NetWellness is a global, community service providing quality, unbiased health information from our partner university faculty. NetWellness is commercial-free and does not accept advertising.
Thursday, July 2, 2015
I have donated blood for years and was told I do not carry a certain CMV virus and that my blood is valuable. I researched what CMV was and found that it can be transmitted through sexual contact, saliva and various other ways..My husband, who is also a valuable blood donor becuase of his universal blood type and myself are wondering if it is able to transmit like in the above ways, how is it I have not gotten the virus from him? Does this mean I have an antibody also? or does he perhaps not have the CMV, but if so, how come they don`t indicate it when he donates?
CMV or cytomegalovirus is a common virus in the world. It generally infects people as children. By adulthood, 50% or more of adults show antibodies to CMV. It usually causes people to feel sick like mononucleosis. A little fever, chills, sore throat, swollen glands and achiness. Many times it can appear like a `cold` in children. The most common way it is transmitted is through contact with saliva or other bodily fluids. Transmission via sexual contact is not the most common way it is transmitted. Children commonly pass it between each other. Once a person is infected they remain so for life. However, this does not mean that they are constantly producing CMV in their bodily fluids. In fact, most of the time people have antibodies but no viral replication. This means that they are not likely to pass CMV on to another person. So you test positive for antibodies but a culture of the blood, urine or saliva would likely be negative. This may explain why, if your husband is positive, that you have not gotten CMV from him. I cannot explain why the blood center would not tell your husband his CMV status. If you ask, I`m sure they will tell you. My best advice is to ask the blood center to send the results of yours and your husband`s CMV tests to your doctor who can go over the results with you.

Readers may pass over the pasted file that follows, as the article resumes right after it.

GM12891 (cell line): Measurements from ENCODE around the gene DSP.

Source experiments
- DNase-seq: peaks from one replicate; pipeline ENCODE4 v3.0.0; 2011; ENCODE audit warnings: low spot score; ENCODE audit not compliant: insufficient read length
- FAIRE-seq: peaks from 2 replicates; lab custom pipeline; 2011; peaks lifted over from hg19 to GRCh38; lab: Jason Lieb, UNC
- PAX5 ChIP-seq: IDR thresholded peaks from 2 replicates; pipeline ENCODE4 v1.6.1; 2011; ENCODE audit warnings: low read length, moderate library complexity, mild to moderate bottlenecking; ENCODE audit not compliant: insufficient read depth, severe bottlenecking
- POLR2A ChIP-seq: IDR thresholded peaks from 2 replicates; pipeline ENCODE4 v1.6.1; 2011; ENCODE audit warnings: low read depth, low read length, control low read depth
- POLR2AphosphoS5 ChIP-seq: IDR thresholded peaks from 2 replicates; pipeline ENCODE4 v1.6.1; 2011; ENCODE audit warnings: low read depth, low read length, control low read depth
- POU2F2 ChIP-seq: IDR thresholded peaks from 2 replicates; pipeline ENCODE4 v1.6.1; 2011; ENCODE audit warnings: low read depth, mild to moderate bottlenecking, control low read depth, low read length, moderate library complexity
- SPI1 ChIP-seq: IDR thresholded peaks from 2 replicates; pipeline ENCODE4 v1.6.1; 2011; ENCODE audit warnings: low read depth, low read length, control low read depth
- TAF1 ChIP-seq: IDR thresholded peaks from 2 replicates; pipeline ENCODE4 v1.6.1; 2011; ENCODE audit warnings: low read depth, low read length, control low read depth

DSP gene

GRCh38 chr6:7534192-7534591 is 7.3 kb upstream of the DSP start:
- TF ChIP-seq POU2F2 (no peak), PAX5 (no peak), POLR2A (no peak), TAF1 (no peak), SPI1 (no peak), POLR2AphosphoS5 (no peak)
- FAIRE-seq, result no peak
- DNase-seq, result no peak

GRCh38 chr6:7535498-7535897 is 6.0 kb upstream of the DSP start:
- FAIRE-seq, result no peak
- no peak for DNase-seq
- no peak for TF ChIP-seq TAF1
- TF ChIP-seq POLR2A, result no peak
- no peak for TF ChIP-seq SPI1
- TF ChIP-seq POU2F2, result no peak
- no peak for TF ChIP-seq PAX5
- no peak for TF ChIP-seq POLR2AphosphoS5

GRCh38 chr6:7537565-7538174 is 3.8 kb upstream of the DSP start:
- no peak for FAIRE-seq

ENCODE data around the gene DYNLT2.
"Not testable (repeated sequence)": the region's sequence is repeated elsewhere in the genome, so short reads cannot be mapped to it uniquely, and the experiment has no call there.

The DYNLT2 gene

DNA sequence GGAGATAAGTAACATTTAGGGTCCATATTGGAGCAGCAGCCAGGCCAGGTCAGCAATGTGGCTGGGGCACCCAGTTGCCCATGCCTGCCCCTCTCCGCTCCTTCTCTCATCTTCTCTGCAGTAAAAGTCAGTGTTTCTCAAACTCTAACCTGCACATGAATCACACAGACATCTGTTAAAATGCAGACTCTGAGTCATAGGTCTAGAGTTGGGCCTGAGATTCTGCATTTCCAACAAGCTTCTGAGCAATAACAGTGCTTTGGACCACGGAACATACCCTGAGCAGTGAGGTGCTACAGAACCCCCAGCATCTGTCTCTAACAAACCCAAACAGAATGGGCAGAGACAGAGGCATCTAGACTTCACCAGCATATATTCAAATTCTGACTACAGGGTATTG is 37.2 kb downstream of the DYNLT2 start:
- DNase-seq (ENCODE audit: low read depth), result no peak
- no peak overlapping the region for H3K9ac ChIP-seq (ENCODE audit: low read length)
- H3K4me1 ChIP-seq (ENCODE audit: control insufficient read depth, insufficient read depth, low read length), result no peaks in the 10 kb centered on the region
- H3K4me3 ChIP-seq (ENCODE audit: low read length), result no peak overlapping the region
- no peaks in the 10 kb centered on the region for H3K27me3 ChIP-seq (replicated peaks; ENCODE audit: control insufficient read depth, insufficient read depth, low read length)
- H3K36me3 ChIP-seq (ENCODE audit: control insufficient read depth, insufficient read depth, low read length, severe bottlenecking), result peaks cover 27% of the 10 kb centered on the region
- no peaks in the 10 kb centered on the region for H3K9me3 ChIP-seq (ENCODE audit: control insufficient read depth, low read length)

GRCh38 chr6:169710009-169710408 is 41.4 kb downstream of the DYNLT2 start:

Carl Fichtenbaum, MD
Professor of Clinical Medicine
College of Medicine
University of Cincinnati